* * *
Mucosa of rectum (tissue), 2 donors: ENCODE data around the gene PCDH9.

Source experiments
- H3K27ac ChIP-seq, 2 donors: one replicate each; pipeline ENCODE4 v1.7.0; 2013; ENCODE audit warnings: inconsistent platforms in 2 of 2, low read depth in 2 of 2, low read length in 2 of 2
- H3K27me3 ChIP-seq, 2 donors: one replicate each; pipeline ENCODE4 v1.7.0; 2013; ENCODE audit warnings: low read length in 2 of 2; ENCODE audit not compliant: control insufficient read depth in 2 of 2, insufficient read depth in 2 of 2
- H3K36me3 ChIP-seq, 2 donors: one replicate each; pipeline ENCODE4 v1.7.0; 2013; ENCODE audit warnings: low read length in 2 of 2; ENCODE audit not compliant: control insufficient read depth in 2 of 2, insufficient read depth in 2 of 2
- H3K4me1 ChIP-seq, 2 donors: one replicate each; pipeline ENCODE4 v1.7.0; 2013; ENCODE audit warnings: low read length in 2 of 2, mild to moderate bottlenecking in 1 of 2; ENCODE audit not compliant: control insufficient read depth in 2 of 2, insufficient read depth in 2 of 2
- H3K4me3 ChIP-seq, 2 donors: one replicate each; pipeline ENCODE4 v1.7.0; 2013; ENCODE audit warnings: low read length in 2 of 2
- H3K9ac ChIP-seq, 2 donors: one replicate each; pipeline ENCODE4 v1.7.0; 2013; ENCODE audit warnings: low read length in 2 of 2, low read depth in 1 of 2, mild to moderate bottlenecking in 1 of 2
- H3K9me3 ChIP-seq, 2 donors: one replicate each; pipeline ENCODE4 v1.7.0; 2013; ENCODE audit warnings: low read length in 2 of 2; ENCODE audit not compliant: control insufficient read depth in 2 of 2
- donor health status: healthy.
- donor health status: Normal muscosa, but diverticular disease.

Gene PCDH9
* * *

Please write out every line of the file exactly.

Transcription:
Mucosa of rectum (tissue), 2 donors: ENCODE data around the gene PCDH9.

Source experiments
- H3K27ac ChIP-seq, 2 donors: one replicate each; pipeline ENCODE4 v1.7.0; 2013; ENCODE audit warnings: inconsistent platforms in 2 of 2, low read depth in 2 of 2, low read length in 2 of 2
- H3K27me3 ChIP-seq, 2 donors: one replicate each; pipeline ENCODE4 v1.7.0; 2013; ENCODE audit warnings: low read length in 2 of 2; ENCODE audit not compliant: control insufficient read depth in 2 of 2, insufficient read depth in 2 of 2
- H3K36me3 ChIP-seq, 2 donors: one replicate each; pipeline ENCODE4 v1.7.0; 2013; ENCODE audit warnings: low read length in 2 of 2; ENCODE audit not compliant: control insufficient read depth in 2 of 2, insufficient read depth in 2 of 2
- H3K4me1 ChIP-seq, 2 donors: one replicate each; pipeline ENCODE4 v1.7.0; 2013; ENCODE audit warnings: low read length in 2 of 2, mild to moderate bottlenecking in 1 of 2; ENCODE audit not compliant: control insufficient read depth in 2 of 2, insufficient read depth in 2 of 2
- H3K4me3 ChIP-seq, 2 donors: one replicate each; pipeline ENCODE4 v1.7.0; 2013; ENCODE audit warnings: low read length in 2 of 2
- H3K9ac ChIP-seq, 2 donors: one replicate each; pipeline ENCODE4 v1.7.0; 2013; ENCODE audit warnings: low read length in 2 of 2, low read depth in 1 of 2, mild to moderate bottlenecking in 1 of 2
- H3K9me3 ChIP-seq, 2 donors: one replicate each; pipeline ENCODE4 v1.7.0; 2013; ENCODE audit warnings: low read length in 2 of 2; ENCODE audit not compliant: control insufficient read depth in 2 of 2
- donor health status: healthy.
- donor health status: Normal muscosa, but diverticular disease.

Gene PCDH9